What exactly would be the point of patenting a mathematical theorem anyway? Just to be counter-productive? “Hey, everybody, 1 + 2 + 3 + … + n-1 + n = n(n+1)/2, but you can’t use that! You have to add it up by hand! NYAH!” The point of coming up with a new proof is to benefit the world at large and add to the repository of human knowledge. I understand wanting credit for your discovery, but the F-ing greed these days is making me sick. Patenting the human genome? There’s a minimum of something like 10,000 years of documented prior art on THAT one.

Patenting every little thing has gotten really out of hand. Let’s not encourage this crap.

Holden, not to be discouraging, but I would start with the assumption that someone has already postulated and proved your theorem. Can you tell us (broadly) what field of mathematics it relates to? Number theory, complex analysis, topology, etc? What is your mathematics background?

Assuming, for the moment, that your theorem is new, you would submit it to an academic journal (Pies listed several that sounded appropriate). It would be peer-reviewed by other mathematicians, who would probably check that it was both new work and correct. If accepted, that would be it. You would have evidence that you were the first to think of the theorem. If it was important enough, they would name it after you. That’s it. No money. No fame.

However, it probably isn’t new. I really don’t mean to be discouraging, but in academia there is usually a huge body of work that is published somewhere, but not widely known. You’ll have to do some research.

Good luck, whatever you end up doing.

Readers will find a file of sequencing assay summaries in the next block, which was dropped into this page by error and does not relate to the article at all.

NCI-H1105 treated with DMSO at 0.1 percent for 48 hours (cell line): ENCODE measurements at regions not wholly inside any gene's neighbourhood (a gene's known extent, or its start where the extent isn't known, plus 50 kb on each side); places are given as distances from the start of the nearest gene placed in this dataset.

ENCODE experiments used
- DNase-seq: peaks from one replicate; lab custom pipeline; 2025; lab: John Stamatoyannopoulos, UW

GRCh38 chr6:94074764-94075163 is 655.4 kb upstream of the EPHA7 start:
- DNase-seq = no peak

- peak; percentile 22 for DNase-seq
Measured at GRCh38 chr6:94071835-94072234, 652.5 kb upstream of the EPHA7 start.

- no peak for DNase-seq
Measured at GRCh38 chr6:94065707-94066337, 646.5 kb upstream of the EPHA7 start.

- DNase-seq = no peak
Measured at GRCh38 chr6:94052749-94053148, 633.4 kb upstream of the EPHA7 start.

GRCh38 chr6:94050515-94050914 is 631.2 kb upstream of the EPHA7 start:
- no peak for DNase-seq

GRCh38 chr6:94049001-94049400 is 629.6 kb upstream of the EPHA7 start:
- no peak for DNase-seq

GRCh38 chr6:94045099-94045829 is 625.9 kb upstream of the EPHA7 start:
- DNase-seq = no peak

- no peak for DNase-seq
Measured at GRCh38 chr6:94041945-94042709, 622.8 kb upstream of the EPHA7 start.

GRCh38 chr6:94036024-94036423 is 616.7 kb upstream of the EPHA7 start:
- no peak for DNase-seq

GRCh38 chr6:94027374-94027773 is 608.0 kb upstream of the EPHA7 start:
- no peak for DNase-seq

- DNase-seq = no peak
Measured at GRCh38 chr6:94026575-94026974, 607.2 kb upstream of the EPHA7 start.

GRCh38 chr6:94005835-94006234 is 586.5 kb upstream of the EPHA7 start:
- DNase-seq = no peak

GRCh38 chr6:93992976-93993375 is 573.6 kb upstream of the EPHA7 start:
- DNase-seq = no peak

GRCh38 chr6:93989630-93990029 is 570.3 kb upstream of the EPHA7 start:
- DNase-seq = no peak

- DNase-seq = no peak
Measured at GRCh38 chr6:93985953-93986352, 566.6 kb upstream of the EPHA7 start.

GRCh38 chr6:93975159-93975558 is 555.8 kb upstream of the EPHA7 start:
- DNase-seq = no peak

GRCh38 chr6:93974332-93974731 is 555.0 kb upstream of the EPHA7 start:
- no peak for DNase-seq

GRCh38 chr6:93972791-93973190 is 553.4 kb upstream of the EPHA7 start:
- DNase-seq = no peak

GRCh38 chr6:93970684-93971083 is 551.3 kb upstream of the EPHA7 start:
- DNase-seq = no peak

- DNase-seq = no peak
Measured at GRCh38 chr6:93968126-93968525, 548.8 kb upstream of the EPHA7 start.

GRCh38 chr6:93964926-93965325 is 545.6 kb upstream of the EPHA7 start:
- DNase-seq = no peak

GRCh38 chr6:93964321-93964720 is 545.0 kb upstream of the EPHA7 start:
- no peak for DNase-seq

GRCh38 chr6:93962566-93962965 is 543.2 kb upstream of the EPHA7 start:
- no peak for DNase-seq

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I’d like to second Giraffe’s good advice; don’t be discouraged if your theorem (or your proof) isn’t original. Proving classical and existing theorems is a learning experience; it’s a large part of the exercises in advanced math classes.

jmullaney, I sadly agree, we have become a world of trademarks. However, I laud Joe_Cool’s idealism. I believe in credit where credit is due, as well as research done for its own sake. (Naturally, this is easy for me to say, since I haven’t done any significant research yet.) IMHO, it’s a happy medium that is necessary. Elsewise, at one extreme, we have plagiarism; at the other extreme, we are reminded of the horrible consequences of the Newton/Leibniz calculus controversy.

If one does decide that money or fame will fuel their research, I suggest checking on the Clay Mathematics Institute’s ‘millenium problems’. The solution of any of these unsolved problems will be rewarded with a million dollars (yes, they are serious, and yes, the problems are hard).

Again Holden, good luck.

From what I’ve seen, all that’s necessary is to get it published. If people find it original and usefull, it will eventually be referred to as ‘the Holden theorem’ or something and of course, anybody that can understand it can use it for their own purposes.

I’d just like to add that, even if your theorem has already been discovered and proven, you may still be published by a respected journal if you have come up with a new, novel, or much simpler proof of an important (or merely well known) result. Granted, that’ll get you even less than having discovered it, but you might get your proof used in a college level textbook or something.

re jmullaney : I’m not gonna go too far into GD territory here with a rant about the patent laws being inadequate to deal equitably with software (or other specific fields), but it is correct, at lest in the US, that a machine-code representation of an algorithm is patentable even when the algorithm itself is not. So long as this oversight is in the patent law, you might as well use it :).

It may not be able to be patented, but at least it can be copyrighted and protected until future use.